Washington – The U.S. House of Representatives hopes to unveil a proposal this week that would end years of tension and bickering between Congress and the nation’s doctors.

“We have a lot of physicians very worried, looking at what’s going on in Washington,” said Matthew Katz, CEO of the Connecticut State Medical Society.

What’s at stake is a 21 percent cut in the fees doctors receive from their Medicare patients that will take effect on March 31 unless Congress acts.

The reduction is a result of a 1997 deficit reduction law that set Medicare doctor fees through a formula based on economic growth, known as the “sustainable growth rate,” or SGR. That worked for a few years but eventually the formula resulted in pay decreases, angering doctors.

Congress responded to each prospective cut in doctor fees by approving temporary adjustments to the formula.

But this time, Congress may approve a permanent “doc fix.”

“We are happy to see that they are seeing the benefit of a permanent solution instead of kicking the can down the road, then picking it up and kicking it again,” Katz said. He also said that if Congress does not stop the impending cuts in fees, some physicians in Connecticut may decide they can’t afford to treat Medicare patients.

While some specialists, like pediatricians, have few or no Medicare patients, about 25 percent to 30 percent of the patients treated by Connecticut doctors as a whole are on Medicare, Katz said.

Meanwhile, Ariel A. Gonzalez, director of AARP’s Health and Family Advocacy Team, says doctors’ threats of dropping Medicare patients “has been highly exaggerated.”

He also said the AARP is very concerned about the way House Republicans propose to pay for some of the cost of the permanent doc fix, which is estimated at about $200 billion over 10 years.

The proposal, which has not been released in detail yet, would cover $35 billion of that cost by making two changes in the Medicare program.

“That $35 billion would be paid for on the backs of Medicare beneficiaries,” Gonzalez said.

The proposal would require those who purchase Medigap policies that supplement Medicare’s basic coverage to pay a $250 deductible before receiving full coverage for a doctor visit.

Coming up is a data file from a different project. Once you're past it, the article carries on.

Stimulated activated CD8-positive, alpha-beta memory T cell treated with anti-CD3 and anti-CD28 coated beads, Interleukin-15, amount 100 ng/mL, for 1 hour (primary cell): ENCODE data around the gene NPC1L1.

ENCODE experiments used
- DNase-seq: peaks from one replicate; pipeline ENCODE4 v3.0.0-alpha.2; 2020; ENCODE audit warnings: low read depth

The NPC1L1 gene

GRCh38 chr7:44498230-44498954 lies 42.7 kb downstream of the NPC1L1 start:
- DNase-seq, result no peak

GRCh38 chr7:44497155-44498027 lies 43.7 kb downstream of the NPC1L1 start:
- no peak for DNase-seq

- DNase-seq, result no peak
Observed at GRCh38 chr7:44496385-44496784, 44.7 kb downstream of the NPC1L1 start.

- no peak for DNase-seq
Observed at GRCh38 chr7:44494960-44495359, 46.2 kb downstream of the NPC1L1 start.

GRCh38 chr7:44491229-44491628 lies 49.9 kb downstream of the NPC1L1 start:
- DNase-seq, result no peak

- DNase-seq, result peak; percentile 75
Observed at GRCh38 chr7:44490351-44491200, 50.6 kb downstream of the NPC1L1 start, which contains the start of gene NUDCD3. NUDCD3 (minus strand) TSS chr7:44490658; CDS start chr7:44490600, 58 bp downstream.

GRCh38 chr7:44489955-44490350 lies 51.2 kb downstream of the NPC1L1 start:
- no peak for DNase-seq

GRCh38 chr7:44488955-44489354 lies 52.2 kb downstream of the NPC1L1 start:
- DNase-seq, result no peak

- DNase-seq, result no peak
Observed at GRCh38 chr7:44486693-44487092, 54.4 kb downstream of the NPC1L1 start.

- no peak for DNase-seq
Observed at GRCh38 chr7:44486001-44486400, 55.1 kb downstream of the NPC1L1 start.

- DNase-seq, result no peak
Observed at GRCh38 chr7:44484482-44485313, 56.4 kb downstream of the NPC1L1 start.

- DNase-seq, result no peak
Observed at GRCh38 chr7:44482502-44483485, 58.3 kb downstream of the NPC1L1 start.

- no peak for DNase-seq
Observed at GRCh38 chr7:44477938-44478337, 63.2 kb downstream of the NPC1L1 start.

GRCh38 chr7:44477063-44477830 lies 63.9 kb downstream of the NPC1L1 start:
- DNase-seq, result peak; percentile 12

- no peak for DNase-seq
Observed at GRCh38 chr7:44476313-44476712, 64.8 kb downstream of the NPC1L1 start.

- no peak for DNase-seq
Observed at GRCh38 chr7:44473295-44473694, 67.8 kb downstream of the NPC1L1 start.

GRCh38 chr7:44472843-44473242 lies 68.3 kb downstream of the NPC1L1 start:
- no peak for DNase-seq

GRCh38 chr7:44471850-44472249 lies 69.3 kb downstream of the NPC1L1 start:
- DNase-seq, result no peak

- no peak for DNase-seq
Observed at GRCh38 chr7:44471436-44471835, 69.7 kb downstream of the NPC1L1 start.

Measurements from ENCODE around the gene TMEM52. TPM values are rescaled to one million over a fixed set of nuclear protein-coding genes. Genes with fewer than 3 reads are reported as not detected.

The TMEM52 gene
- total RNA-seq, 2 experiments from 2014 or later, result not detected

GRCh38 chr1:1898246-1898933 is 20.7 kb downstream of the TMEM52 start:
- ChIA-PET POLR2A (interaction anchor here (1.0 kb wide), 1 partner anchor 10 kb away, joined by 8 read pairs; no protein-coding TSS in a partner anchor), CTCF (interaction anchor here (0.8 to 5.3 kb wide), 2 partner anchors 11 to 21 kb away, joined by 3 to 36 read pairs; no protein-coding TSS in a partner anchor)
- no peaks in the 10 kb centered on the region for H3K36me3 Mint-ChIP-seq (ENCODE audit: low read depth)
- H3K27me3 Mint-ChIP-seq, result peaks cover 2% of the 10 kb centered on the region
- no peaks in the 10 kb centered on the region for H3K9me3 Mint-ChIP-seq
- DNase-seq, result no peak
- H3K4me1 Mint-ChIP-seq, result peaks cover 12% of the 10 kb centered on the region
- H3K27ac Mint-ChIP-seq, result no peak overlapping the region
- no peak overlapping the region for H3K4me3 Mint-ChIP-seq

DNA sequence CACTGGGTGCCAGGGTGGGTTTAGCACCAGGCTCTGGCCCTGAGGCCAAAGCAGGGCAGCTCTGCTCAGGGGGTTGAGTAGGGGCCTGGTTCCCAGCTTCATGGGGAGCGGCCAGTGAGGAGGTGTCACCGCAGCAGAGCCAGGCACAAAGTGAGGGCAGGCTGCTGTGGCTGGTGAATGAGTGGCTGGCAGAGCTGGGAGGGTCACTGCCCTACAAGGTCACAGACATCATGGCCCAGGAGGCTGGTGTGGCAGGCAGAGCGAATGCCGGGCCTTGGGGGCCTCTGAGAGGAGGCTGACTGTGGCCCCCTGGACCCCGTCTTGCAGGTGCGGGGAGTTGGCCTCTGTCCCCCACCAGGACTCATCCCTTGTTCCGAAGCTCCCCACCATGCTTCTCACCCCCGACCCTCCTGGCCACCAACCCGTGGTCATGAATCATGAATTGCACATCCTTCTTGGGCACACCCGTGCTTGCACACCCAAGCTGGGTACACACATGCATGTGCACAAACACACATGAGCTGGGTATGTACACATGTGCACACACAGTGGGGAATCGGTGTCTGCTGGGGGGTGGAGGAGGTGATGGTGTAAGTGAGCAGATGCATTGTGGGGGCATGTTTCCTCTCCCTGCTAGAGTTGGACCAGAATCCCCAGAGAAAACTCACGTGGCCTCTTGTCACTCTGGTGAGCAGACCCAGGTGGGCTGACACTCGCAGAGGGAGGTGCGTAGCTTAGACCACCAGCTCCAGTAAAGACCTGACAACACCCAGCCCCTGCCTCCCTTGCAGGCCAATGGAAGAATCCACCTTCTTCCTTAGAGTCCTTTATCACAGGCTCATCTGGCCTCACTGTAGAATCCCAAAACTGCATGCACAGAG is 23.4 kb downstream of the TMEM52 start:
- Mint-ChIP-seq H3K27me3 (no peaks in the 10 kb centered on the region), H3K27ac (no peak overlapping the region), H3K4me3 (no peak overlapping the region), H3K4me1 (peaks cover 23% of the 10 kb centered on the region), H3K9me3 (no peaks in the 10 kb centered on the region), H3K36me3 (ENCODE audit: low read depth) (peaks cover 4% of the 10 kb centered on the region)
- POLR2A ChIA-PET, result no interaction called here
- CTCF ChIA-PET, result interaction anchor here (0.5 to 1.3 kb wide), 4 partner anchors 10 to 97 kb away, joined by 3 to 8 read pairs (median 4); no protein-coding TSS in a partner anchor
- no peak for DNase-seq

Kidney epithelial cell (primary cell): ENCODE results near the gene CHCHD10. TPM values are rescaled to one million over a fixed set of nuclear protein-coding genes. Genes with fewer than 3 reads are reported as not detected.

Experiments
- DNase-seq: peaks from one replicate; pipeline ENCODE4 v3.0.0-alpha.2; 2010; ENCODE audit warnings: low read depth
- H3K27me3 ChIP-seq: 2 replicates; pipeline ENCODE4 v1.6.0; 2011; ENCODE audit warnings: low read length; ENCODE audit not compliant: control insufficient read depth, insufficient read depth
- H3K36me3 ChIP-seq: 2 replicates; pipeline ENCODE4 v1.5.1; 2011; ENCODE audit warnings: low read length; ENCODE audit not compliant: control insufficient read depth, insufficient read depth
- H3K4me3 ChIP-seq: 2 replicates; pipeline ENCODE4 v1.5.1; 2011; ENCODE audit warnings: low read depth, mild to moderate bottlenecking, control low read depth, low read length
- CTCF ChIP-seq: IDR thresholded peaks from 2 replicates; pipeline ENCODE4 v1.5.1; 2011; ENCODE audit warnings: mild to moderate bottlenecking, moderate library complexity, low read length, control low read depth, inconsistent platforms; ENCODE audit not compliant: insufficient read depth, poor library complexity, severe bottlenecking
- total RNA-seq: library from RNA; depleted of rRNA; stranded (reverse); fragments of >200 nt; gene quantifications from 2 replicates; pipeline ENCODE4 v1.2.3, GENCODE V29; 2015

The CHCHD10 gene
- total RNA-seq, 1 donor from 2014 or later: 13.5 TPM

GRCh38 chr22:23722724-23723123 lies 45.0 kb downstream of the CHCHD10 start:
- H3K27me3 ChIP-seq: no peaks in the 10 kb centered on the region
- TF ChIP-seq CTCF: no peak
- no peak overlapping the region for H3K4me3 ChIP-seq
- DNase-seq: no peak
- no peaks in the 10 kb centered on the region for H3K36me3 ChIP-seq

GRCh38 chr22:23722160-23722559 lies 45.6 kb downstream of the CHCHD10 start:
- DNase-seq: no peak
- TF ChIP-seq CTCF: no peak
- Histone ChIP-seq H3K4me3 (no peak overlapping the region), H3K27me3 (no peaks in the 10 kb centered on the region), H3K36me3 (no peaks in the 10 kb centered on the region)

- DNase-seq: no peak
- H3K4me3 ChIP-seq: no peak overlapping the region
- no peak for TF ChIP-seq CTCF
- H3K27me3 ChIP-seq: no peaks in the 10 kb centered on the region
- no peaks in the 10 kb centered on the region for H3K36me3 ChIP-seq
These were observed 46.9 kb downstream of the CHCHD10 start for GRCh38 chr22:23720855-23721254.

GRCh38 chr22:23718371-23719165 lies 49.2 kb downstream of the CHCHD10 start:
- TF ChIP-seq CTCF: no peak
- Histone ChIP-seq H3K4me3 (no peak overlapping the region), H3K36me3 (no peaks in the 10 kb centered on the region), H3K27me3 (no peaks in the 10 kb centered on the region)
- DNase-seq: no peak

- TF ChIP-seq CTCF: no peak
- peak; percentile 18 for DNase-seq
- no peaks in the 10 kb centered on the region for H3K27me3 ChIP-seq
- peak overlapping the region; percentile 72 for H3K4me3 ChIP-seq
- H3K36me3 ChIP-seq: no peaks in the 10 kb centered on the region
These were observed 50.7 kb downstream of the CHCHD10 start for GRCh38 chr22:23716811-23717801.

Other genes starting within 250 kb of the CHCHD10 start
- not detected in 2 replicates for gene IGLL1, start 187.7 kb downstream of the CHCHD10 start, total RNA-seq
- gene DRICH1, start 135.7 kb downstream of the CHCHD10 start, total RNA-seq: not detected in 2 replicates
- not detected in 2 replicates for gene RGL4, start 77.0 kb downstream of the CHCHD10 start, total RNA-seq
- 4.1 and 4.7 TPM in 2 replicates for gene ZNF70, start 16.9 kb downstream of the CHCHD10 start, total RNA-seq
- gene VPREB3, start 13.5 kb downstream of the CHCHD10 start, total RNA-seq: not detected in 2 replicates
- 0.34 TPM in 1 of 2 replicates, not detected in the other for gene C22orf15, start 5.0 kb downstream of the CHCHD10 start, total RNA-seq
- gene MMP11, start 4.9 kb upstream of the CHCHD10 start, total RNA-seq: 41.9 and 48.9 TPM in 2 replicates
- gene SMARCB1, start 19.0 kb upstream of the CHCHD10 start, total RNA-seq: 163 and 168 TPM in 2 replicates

The proposal would also hike, by 15 percent, the cost of  premiums paid by high-income Medicare recipients.

Gonzalez said some of the highest-income Americans, who would have to pick up 80 percent of the cost of their premiums, would quit the Medicare system in favor of private insurance, “leaving behind a lower-income, sicker population.”

There are about 600,000 AARP members in Connecticut.

The proposal initially had bipartisan backing in the House.

Reps. Paul Ryan, R-Wisc., and Sander Levin, D-Mich, the chairman and top Democrat on the House Ways and Means Committee, said on Friday, “We are now engaging in active discussions on a bipartisan basis — following up on the work done by leadership — to try to achieve an effective permanent resolution to the SGR problem, strengthen Medicare for our seniors, and extend the popular Children’s Health Insurance Program.”

But concerns by AARP and other groups may undercut some of that support, especially on the Democratic side of the aisle.

Rep. John Larson, D-Conn., a member of the Ways and Means Committee, is reserving judgment for now.

“While discussions are ongoing, I continue to urge both sides of the aisle to work together towards developing a permanent solution to replace the flawed sustainable growth rate formula,” he said.

The Senate has not yet weighed in on the House plan.

Children’s health, too

The House package also includes a $5 billion two-year extension of the Children’s Health Insurance Program past its current Sept. 30 expiration date. CHIP provides basic funding for the HUSKYB program that pays for the health care of children who live in moderate-income households.

The Connecticut Department of Social Services says about 13,530 children are served by the HUSKYB program.

CHIP is a joint federal-state program, with Connecticut paying 45 percent of the cost of the program and the federal government paying 65 percent.

But the Affordable Care Act provided a boost to the funding the federal government would give the states. The package would authorize that boost, beginning on Oct 1, so that Connecticut’s share would drop to 12 percent and the federal government’s share would rise to 88 percent

“Continued funding for CHIP is essential,” Gov. Dannel Malloy wrote congressional leaders last year.

“Failure to preserve CHIP funding will jeopardize continued coverage for children in demonstrated need for these supports and necessarily exposes states to significant budget constraints,” the governor said.

Voices for Children is among the child advocates who have been pressing Congress to extend the CHIP program.

It’s good that Congress is not waiting for the last minute to do so, said Sharon Langer of Connecticut Voices for Children.

“We’re in the middle of a budget session, so it would be really good for states to know how much they will get in CHIP funding,” she said.

Ana has written about politics and policy in Washington, D.C.. for Gannett, Thompson Reuters and UPI. She was a special correspondent for the Miami Herald, and a regular contributor to The New York TImes, Advertising Age and several other publications. She has also worked in broadcast journalism, for CNN and several local NPR stations. She is a graduate of the University of Maryland School of Journalism.

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